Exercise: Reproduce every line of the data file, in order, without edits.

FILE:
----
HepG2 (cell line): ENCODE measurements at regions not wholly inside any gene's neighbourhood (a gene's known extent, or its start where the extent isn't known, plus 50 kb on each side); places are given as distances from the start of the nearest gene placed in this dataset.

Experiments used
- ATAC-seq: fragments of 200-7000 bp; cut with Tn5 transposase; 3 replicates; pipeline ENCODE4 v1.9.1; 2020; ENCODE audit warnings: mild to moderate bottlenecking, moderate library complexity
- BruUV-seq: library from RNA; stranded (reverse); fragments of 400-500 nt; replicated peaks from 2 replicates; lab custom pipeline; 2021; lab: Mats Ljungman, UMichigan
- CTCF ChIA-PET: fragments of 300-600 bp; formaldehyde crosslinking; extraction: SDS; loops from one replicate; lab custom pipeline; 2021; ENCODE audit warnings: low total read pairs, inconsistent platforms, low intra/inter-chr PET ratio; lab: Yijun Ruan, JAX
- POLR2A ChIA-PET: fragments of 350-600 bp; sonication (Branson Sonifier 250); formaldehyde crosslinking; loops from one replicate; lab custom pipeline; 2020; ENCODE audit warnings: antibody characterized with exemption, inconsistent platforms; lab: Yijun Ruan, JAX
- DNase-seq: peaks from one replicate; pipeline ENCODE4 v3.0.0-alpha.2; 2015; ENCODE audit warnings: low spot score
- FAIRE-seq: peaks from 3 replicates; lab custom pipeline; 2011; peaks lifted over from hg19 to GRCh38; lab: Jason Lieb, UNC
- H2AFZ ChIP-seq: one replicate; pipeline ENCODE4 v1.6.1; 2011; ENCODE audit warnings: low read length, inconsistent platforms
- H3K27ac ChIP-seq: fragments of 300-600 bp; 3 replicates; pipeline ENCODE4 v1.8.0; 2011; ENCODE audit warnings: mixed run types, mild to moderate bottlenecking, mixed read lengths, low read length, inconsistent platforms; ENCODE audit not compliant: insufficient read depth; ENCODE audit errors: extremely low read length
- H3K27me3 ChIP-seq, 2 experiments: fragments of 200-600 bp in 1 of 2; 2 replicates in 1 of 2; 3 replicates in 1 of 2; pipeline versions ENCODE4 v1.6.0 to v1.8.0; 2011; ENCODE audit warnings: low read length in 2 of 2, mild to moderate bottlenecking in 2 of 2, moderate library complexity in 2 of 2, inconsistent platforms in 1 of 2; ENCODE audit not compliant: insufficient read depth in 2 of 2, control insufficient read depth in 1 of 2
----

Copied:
HepG2 (cell line): ENCODE measurements at regions not wholly inside any gene's neighbourhood (a gene's known extent, or its start where the extent isn't known, plus 50 kb on each side); places are given as distances from the start of the nearest gene placed in this dataset.

Experiments used
- ATAC-seq: fragments of 200-7000 bp; cut with Tn5 transposase; 3 replicates; pipeline ENCODE4 v1.9.1; 2020; ENCODE audit warnings: mild to moderate bottlenecking, moderate library complexity
- BruUV-seq: library from RNA; stranded (reverse); fragments of 400-500 nt; replicated peaks from 2 replicates; lab custom pipeline; 2021; lab: Mats Ljungman, UMichigan
- CTCF ChIA-PET: fragments of 300-600 bp; formaldehyde crosslinking; extraction: SDS; loops from one replicate; lab custom pipeline; 2021; ENCODE audit warnings: low total read pairs, inconsistent platforms, low intra/inter-chr PET ratio; lab: Yijun Ruan, JAX
- POLR2A ChIA-PET: fragments of 350-600 bp; sonication (Branson Sonifier 250); formaldehyde crosslinking; loops from one replicate; lab custom pipeline; 2020; ENCODE audit warnings: antibody characterized with exemption, inconsistent platforms; lab: Yijun Ruan, JAX
- DNase-seq: peaks from one replicate; pipeline ENCODE4 v3.0.0-alpha.2; 2015; ENCODE audit warnings: low spot score
- FAIRE-seq: peaks from 3 replicates; lab custom pipeline; 2011; peaks lifted over from hg19 to GRCh38; lab: Jason Lieb, UNC
- H2AFZ ChIP-seq: one replicate; pipeline ENCODE4 v1.6.1; 2011; ENCODE audit warnings: low read length, inconsistent platforms
- H3K27ac ChIP-seq: fragments of 300-600 bp; 3 replicates; pipeline ENCODE4 v1.8.0; 2011; ENCODE audit warnings: mixed run types, mild to moderate bottlenecking, mixed read lengths, low read length, inconsistent platforms; ENCODE audit not compliant: insufficient read depth; ENCODE audit errors: extremely low read length
- H3K27me3 ChIP-seq, 2 experiments: fragments of 200-600 bp in 1 of 2; 2 replicates in 1 of 2; 3 replicates in 1 of 2; pipeline versions ENCODE4 v1.6.0 to v1.8.0; 2011; ENCODE audit warnings: low read length in 2 of 2, mild to moderate bottlenecking in 2 of 2, moderate library complexity in 2 of 2, inconsistent platforms in 1 of 2; ENCODE audit not compliant: insufficient read depth in 2 of 2, control insufficient read depth in 1 of 2